A new islet cell replacement therapy, with advantages over islet cell transplantatio, has had an application to start human trials submitted to the US Food and Drug Administration (FDA).
The new technology is called ‘beta cell encapsulation therapy’ and serves to replace the insulin producing beta cells of the pancreas that are destroyed by type 1 diabetes. The technology is a result of collaboration between ViaCyte, a pharmaceutical company from San Diego in the USA, and the type 1 diabetes charity, the JDRF.
The most common treatment in type 1 diabetes is to take insulin injections but this can be complicated to manage and can result in dangerously low blood glucose levels (severe hypoglycemia) if errors are made.
A small number of people with type 1diabetes that are at greatly increased risk of severe hypos may apply for islet cell transplantatio, a procedure in which pancreatic beta cells (also known as islet cells) are transplanted into the body. Islet cell transplants can be very effective at improving control and reducing hypoglycemia but they require the transplant recipient to take strong immunosuppressive drugs to prevent type 1 diabetes from attacking the newly transplanted cells. These drugs have disadvantages as they render the immune system less able to fight infection.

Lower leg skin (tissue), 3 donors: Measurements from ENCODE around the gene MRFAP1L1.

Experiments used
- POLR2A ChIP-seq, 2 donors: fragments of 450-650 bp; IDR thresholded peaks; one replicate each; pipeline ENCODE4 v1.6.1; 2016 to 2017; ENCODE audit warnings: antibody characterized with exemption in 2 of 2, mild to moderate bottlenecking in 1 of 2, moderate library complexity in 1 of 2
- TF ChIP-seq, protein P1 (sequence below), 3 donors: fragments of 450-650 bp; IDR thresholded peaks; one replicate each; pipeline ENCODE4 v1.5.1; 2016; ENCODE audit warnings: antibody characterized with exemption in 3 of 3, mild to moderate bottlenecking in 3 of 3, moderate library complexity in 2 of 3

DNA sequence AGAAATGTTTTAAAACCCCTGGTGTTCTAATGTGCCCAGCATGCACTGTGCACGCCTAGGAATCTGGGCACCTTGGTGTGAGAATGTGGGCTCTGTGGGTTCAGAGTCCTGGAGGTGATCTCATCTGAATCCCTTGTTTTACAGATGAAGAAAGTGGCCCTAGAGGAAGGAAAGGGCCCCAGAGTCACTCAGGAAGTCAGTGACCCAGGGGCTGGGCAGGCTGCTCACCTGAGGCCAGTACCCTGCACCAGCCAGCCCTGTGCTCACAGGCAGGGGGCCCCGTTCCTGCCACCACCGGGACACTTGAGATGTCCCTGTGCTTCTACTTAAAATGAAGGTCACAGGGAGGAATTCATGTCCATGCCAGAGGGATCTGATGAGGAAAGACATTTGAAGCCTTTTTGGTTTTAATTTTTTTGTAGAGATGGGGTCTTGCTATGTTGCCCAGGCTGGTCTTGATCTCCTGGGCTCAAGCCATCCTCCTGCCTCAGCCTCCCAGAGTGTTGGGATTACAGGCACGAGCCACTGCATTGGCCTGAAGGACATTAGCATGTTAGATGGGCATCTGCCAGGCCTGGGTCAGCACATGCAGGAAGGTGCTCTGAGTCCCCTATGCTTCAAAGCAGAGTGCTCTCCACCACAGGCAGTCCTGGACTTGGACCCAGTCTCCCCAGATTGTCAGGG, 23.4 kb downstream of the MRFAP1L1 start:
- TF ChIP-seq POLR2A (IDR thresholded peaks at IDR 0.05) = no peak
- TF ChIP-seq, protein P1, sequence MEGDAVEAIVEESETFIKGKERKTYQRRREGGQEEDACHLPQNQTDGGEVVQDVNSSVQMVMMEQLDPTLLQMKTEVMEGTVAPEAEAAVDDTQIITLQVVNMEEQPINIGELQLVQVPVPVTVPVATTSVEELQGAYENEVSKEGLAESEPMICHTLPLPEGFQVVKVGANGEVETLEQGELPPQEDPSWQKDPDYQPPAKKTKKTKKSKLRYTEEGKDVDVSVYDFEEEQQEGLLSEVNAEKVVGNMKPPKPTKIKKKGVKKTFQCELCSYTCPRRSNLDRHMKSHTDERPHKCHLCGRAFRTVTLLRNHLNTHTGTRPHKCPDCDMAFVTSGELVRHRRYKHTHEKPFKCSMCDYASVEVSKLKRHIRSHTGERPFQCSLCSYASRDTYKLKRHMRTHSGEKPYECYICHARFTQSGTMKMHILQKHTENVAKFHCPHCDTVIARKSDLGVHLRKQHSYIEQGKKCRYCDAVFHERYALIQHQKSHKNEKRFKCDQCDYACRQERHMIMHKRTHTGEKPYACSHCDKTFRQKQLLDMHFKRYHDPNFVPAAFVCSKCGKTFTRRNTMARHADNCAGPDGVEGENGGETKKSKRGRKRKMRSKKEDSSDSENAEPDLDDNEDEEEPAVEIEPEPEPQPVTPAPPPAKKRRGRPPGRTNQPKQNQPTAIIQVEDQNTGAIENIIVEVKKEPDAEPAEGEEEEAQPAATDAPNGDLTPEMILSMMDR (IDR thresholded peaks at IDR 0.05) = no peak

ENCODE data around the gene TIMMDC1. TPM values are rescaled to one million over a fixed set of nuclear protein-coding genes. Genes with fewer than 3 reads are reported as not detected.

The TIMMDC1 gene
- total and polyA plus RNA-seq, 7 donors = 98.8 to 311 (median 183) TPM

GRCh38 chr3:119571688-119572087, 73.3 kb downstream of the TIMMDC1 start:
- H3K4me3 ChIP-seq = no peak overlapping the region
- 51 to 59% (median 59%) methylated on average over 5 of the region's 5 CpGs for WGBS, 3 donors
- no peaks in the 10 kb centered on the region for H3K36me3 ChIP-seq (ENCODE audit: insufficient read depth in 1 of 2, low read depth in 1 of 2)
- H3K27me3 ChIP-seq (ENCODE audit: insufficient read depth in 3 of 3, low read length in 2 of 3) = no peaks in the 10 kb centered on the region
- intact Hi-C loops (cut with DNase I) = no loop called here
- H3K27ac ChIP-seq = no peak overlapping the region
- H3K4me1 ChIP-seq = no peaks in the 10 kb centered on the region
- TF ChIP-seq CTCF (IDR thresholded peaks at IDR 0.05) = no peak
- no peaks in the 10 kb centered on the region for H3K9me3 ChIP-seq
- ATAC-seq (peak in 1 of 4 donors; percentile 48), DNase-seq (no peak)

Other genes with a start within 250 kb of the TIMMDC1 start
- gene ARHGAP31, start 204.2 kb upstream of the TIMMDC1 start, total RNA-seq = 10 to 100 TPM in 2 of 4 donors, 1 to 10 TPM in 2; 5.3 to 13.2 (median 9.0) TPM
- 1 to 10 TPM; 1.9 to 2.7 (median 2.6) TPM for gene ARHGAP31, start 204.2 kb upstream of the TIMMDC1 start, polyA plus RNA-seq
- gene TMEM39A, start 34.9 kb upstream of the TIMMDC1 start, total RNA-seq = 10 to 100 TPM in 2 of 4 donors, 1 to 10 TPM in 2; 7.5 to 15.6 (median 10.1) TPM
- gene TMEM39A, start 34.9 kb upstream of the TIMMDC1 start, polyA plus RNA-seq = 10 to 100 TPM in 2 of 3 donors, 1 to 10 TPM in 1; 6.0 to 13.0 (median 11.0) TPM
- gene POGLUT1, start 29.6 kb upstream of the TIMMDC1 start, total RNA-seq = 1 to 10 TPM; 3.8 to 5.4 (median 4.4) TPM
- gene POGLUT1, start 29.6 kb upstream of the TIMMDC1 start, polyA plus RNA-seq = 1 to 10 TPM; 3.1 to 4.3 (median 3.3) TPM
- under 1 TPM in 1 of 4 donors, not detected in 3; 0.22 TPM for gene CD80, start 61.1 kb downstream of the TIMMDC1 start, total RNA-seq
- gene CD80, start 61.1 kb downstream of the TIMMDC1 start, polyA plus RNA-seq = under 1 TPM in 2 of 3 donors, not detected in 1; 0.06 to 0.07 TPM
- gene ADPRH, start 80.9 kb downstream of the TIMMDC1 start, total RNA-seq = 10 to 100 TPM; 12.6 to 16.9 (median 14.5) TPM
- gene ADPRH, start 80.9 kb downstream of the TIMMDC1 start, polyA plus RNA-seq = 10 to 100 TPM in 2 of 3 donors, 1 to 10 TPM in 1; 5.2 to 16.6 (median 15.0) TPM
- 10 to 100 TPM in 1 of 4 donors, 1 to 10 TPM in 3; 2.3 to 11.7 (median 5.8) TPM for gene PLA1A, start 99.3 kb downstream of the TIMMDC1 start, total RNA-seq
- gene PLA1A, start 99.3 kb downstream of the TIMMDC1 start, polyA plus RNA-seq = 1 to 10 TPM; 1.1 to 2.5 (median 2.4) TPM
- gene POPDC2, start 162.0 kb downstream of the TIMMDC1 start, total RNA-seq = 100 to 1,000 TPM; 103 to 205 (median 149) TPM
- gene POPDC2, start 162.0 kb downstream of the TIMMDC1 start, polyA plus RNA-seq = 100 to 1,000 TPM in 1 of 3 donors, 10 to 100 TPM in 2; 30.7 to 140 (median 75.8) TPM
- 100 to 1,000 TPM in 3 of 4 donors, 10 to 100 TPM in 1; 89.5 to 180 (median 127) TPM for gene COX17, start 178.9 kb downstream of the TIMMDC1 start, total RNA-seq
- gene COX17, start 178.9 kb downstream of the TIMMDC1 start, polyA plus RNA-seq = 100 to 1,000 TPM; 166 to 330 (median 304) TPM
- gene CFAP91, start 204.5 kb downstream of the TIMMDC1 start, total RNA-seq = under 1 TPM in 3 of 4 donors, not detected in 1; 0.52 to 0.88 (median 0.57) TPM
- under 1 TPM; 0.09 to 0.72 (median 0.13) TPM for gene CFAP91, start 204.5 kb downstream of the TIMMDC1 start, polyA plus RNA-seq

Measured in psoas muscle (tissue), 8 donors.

The advantage of the new beta cell encapsulation therapy is that insulin producing beta cells are essentially hidde, by a protective coating, from the rogue immune system of type 1 diabetes. Because the insulin producing cells are protected, there is no need for immunosuppressive medications to be taken.
The application that has been sent by ViaCyte and the JDRF is an Investigational New Drug application. If accepted by the FDA, this will allow the new treatment to be tested in patients with type 1 diabetes. Such trials would be phase 1 and phase 2 trials. Three phases of trials need to be successfully passed before the treatment can be considered for authorisation for use in the public.
Jeffrey Brewer, President and CEO of the JDRF in the United States responded to the application, saying: “We are excited to continue our collaboration with ViaCyte and believe beta cell encapsulation therapy may one day virtually eliminate the daily management burden for those living with type 1 diabetes.”

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